So I have downloaded proton.vim (a colorscheme) and placed it inside my .vim/colors folder.

In .vimrc, right at the bottom I have

colorscheme proton

but when Vim loads, it is set to the default colorscheme. If I type

:colorscheme proton

after it has loaded, it works fine though. Anyone know what else I need to do to persist this colorscheme?

  • 2
    I don't know if it will help you, but if proton is a colorscheme for the gui version of Vim, you could try creating a .gvimrc file, and write the line colorscheme proton at the end of it.
    – saginaw
    Mar 13, 2016 at 11:29
  • 3
    Or perhaps there already is a gvimrc file that overrides this (this file is only loaded when using Gvim). Otherwise you can try following the steps here and/or posting your full vimrc file Mar 13, 2016 at 12:04

3 Answers 3


Try this to help troubleshoot the issue:

  1. Check the location where you have downloaded the color proton.vim file.

    On Linux, the system default will be something like /usr/share/vim/vim74/colors/

    On MSWindows, the system default will be something like C:\Program Files (x86)\Vim\vim74\colors\

    You could also try setting up a home directory for colors: $HOME/.vim/colors on Linux, or $HOME/vimfiles/colors on MSWindows.

  2. See if the color scheme shows up outside of your ~/.vimrc

    Restart vim, then per this StackOverflow post, type

    :colorscheme then Space followed by CTRLd

    This should list your colorscheme along with all other color schemes.

Note: CTRLd returns one list which shows all color schemes.

If you use :colorscheme then Space followed by TAB you will iterate over the list of color schemes, one at a time, each time you press TAB

You can also see this behaviour if you use :colorscheme then Space followed by CTRLi ; you will iterate over the list of color schemes, one at a time, each time you press CTRLi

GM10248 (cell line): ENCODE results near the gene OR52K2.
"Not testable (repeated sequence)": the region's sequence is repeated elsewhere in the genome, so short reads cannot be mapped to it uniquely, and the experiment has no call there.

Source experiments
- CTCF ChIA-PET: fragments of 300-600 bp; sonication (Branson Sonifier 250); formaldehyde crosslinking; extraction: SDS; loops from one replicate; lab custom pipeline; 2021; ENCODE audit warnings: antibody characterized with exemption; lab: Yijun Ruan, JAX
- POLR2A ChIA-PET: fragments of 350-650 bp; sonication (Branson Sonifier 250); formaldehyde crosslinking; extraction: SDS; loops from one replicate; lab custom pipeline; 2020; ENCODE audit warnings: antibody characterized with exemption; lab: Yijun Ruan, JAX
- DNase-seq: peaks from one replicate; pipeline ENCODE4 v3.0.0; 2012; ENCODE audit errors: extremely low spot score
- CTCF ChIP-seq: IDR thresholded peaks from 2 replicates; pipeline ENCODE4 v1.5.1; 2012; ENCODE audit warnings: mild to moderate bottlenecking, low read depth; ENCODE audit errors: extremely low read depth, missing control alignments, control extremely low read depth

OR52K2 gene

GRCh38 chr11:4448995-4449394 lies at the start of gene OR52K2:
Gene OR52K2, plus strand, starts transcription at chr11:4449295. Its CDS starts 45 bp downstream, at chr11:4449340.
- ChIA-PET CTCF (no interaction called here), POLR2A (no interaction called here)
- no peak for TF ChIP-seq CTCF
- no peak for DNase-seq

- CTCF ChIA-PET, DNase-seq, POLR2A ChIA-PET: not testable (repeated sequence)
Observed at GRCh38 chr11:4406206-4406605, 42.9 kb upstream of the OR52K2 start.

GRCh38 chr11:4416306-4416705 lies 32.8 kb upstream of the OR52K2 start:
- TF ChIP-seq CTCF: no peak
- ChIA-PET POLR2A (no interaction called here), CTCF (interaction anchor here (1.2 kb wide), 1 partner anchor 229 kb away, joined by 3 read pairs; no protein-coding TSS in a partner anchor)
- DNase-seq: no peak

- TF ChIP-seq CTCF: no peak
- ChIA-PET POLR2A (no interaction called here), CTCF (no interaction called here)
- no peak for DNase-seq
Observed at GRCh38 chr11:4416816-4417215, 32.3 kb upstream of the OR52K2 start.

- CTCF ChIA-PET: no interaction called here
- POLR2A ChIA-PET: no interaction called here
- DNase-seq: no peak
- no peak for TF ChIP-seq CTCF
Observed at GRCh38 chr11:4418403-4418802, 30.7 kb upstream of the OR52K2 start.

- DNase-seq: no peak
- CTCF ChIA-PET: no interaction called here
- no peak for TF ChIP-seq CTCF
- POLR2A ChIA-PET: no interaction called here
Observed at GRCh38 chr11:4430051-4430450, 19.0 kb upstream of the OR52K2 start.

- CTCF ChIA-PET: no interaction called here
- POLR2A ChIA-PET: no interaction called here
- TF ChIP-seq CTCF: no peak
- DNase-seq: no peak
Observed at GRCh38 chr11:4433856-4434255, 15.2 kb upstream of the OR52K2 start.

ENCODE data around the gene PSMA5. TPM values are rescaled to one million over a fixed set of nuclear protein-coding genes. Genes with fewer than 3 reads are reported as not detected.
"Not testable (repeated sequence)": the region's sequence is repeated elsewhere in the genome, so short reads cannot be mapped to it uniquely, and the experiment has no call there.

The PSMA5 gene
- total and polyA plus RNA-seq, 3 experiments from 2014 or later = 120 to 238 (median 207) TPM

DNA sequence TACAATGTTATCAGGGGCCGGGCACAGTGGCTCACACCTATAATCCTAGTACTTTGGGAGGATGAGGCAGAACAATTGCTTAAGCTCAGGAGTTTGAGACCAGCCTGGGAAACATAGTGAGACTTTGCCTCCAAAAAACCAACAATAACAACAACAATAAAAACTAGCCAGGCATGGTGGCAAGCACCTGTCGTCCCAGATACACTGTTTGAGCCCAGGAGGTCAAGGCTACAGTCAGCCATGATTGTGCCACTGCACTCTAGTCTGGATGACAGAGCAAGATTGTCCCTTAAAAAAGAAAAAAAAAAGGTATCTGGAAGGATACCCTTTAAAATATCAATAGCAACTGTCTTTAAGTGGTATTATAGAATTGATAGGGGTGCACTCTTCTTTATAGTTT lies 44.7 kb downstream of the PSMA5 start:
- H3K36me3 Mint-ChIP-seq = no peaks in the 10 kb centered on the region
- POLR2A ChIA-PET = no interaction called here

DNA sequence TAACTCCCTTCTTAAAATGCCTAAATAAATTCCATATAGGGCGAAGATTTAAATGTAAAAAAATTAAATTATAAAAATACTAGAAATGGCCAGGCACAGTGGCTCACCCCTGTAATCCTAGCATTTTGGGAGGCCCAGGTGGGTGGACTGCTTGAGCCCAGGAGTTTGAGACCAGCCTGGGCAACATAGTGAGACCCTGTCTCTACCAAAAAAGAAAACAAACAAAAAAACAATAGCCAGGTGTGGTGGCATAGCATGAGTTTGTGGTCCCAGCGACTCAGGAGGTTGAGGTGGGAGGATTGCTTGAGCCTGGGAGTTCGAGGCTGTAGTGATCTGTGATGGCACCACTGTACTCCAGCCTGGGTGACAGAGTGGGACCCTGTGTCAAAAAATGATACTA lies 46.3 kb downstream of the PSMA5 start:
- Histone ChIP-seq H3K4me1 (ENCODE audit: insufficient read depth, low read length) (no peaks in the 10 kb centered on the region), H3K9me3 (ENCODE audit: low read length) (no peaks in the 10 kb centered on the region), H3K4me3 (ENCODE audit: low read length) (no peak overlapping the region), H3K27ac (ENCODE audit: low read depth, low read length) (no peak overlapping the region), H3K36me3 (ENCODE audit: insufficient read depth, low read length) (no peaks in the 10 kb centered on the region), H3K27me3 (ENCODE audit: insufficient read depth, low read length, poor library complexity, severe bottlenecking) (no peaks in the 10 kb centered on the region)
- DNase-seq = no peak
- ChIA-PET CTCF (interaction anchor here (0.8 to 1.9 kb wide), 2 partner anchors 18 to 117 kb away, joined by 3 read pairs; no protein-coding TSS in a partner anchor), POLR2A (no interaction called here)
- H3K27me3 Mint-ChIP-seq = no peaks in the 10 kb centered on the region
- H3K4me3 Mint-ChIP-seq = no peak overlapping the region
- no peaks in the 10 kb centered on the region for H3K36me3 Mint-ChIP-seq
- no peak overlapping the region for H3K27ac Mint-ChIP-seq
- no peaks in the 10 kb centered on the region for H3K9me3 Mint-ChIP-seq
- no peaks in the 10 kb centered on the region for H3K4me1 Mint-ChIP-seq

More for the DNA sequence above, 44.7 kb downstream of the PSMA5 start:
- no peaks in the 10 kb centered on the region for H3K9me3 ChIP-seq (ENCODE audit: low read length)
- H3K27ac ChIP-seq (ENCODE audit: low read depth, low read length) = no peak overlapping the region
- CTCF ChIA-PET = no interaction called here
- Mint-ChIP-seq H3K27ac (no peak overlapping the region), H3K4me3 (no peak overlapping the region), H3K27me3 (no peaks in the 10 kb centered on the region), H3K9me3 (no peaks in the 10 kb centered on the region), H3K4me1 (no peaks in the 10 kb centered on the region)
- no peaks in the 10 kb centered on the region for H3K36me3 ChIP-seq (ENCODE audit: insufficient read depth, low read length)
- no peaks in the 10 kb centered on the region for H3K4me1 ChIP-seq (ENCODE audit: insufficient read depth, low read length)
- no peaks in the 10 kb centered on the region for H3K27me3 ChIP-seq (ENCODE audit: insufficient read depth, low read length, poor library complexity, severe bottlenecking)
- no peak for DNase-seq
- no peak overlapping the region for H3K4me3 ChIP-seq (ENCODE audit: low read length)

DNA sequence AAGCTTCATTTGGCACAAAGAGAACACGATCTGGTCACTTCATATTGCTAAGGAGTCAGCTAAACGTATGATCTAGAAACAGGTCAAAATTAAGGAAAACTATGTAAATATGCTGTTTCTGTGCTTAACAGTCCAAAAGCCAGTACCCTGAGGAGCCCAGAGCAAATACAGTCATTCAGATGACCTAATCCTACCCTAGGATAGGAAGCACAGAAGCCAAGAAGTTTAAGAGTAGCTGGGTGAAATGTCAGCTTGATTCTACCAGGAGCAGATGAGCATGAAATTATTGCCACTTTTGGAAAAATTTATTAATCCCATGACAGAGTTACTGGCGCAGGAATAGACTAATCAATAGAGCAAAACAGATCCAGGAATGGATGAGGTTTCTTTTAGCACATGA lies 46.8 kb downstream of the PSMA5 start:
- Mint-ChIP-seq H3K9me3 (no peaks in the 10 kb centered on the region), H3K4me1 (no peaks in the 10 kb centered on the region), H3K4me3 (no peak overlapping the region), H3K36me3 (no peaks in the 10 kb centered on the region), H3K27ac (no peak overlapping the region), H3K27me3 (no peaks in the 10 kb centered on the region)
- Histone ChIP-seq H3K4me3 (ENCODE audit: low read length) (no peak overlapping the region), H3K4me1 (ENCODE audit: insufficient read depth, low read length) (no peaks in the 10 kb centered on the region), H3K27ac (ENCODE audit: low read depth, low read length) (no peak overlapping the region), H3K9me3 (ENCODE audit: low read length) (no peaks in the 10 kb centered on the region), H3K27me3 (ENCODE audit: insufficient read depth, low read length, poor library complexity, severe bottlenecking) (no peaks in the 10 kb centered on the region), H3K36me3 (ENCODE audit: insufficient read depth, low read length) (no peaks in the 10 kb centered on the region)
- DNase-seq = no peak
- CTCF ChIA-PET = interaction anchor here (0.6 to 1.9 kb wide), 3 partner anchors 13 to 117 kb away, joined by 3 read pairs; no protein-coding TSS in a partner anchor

When I troubleshoot an issue like this, I prefer CTRLd so I may see the entire list at once.

  1. type

    :let colors_name

    to return the name of the current colorscheme in use by vim

  2. If you've added it to ~/.vimrc

    to confirm which .vimrc file is being loaded by vim, type


    This will show you the path to the .vimrc, the path to the current colorscheme loaded, and all scripts sourced so far.

    This file will be ~\_vimrc on MSWindows.

  • You've used control-d (to get the list of colorschemes) where I've always used tab. Is there a difference? (:h for control-d just witters on pointlessly about scrolling downwards).
    – user859
    May 9, 2016 at 8:21
  • There's a difference. :-) I have expanded the answer. May 9, 2016 at 20:03

Check whether the color scheme's name is mentioned properly, for case sensitivity. Also, check whether

let colors_name = "name"

is found or not. If not, add this line and try again.

  • Thanks, this helped for me. It somehow worked inside screen without this though.
    – wastl
    Mar 12, 2020 at 13:35

I had this problem when the colorscheme name (as in let g:colors_name = "selenized" inside colorscheme file) contained uppercase letters. Changing it to lowercase fixed the problem.

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